In one study cited at the conference, University of California, San Francisco, researchers found twice as many women with HIV have been victims of partner violence as HIV-free women. Women who escape domestic abuse may not have the self-esteem to negotiate safe sex with future partners, specialists said.
UNICEF's Rao Gupta called for innovative solutions to help women and girls protect themselves. She pointed to an experiment in Kenya that pays poor families a few dollars a month to help support AIDS orphans and other vulnerable children. Researchers found teens in those households stayed in school longer rather than quitting to work, and reported fewer risky sexual behaviors such as multiple partners and unprotected intercourse — maybe because they weren't turning to sex for money.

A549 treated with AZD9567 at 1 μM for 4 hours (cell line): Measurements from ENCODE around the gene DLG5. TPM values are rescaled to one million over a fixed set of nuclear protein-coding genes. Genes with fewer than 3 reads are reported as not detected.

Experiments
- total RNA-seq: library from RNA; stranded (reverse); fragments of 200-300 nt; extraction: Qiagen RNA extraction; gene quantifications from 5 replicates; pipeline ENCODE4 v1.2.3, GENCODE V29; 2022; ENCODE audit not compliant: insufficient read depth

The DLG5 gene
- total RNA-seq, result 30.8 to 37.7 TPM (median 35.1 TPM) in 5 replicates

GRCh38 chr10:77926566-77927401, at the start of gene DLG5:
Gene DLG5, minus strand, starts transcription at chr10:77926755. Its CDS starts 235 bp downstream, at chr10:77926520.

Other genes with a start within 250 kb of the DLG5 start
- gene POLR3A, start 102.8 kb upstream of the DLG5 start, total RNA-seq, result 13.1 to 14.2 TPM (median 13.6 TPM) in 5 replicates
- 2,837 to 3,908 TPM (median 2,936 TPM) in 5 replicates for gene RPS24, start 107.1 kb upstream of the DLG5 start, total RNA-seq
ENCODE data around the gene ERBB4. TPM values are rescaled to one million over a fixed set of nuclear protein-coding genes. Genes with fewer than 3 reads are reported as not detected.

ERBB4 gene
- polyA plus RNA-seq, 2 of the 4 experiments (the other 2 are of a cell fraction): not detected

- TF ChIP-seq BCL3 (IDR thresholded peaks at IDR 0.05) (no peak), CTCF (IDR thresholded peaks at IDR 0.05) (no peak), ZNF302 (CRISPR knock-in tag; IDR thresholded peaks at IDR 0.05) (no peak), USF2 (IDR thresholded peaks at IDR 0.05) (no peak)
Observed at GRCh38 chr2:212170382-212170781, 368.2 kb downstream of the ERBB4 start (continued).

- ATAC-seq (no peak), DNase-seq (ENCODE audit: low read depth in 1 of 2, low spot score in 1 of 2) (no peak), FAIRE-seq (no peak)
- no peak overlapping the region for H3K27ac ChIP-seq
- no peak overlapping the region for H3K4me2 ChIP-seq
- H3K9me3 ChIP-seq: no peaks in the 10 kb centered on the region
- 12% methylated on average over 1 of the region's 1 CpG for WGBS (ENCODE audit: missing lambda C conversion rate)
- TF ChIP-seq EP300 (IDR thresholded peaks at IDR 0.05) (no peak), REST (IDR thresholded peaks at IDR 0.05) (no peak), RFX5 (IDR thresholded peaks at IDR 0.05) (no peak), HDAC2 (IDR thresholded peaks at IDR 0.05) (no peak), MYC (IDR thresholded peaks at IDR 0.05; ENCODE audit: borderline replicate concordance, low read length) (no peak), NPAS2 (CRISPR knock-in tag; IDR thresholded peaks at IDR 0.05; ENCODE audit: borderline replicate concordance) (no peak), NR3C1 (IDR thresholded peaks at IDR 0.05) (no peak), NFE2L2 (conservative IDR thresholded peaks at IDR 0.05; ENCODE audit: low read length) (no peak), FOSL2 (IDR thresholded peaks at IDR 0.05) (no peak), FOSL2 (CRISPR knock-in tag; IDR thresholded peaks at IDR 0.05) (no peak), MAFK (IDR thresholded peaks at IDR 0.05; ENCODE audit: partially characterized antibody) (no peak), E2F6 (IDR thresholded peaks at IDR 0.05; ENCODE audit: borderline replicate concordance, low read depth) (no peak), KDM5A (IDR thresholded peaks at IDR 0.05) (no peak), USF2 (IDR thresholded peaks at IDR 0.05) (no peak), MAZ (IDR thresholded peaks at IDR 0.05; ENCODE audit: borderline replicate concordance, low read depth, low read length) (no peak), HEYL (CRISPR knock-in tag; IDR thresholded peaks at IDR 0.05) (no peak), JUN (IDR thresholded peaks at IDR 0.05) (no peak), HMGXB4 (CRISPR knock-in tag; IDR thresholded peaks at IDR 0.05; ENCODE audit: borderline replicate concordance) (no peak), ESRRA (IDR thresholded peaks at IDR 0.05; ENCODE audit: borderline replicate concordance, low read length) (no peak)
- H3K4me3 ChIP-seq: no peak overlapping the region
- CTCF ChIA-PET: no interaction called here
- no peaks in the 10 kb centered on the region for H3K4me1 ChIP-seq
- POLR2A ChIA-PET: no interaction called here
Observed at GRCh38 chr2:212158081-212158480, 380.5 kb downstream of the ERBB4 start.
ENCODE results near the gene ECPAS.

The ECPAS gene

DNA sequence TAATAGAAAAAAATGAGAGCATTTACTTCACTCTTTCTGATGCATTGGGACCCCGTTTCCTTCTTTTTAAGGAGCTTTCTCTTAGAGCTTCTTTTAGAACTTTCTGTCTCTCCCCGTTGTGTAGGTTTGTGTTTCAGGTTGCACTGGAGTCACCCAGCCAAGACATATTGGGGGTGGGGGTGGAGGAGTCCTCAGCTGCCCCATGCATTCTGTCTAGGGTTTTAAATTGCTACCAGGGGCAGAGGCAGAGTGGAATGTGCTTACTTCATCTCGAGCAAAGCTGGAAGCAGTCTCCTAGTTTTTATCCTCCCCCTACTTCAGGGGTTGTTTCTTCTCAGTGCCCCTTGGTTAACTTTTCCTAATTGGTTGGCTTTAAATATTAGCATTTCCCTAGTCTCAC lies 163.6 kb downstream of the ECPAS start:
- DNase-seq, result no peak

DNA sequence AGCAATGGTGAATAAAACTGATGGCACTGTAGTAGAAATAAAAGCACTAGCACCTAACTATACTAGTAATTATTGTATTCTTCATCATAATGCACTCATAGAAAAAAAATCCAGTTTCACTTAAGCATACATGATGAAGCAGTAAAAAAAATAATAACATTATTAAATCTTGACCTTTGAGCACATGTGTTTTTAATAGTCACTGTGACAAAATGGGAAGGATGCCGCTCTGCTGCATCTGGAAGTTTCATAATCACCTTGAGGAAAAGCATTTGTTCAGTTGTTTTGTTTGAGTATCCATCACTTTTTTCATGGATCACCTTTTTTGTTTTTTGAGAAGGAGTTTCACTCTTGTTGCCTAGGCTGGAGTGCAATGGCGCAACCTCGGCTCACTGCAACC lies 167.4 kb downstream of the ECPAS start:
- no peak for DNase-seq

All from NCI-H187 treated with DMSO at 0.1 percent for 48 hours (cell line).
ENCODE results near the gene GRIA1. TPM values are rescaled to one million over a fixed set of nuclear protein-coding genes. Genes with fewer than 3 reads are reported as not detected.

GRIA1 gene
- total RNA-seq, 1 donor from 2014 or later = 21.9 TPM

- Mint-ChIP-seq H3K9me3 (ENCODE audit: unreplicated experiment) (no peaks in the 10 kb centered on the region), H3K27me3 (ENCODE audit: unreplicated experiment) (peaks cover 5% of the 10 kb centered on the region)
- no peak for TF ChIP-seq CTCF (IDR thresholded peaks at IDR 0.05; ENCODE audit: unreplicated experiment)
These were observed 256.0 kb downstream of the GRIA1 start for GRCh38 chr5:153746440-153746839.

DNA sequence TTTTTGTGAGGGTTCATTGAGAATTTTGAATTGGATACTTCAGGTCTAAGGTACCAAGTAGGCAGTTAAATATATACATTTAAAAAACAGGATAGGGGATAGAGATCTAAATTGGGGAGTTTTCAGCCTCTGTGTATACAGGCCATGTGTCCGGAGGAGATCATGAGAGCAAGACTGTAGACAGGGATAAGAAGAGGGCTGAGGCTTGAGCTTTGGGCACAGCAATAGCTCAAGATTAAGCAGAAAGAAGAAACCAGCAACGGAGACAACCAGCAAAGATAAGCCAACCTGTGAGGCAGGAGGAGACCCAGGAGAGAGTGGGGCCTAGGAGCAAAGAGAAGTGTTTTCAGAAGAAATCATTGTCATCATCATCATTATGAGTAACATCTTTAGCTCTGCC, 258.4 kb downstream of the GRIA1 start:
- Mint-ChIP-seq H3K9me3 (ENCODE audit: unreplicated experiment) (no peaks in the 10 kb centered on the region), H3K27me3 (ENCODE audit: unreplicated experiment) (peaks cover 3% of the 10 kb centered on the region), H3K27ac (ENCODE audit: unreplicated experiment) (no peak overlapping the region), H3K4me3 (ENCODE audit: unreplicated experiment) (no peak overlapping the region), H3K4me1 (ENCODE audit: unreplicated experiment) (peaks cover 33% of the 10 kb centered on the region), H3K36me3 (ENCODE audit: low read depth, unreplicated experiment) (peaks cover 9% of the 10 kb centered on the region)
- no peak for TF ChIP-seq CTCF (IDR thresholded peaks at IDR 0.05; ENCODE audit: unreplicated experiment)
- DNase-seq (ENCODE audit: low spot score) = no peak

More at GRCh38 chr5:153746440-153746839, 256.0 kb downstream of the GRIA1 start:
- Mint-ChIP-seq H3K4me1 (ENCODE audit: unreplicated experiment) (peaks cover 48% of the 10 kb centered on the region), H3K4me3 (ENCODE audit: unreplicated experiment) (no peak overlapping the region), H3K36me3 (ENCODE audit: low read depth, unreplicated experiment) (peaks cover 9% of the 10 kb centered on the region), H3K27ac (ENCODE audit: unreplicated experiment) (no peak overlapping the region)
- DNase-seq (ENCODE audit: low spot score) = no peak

And Serra Sippel of the Center for Health and Gender Equity said too many HIV prevention efforts are missed opportunities for women. Consider: Projects around Africa pushing male circumcision lower men's risk of heterosexual infection — but they don't educate those men's wives and girlfriends about the importance of continuing condom use since the protection isn't perfect, Sippel said.
"Women are the blind spot in the AIDS conversation," she said.
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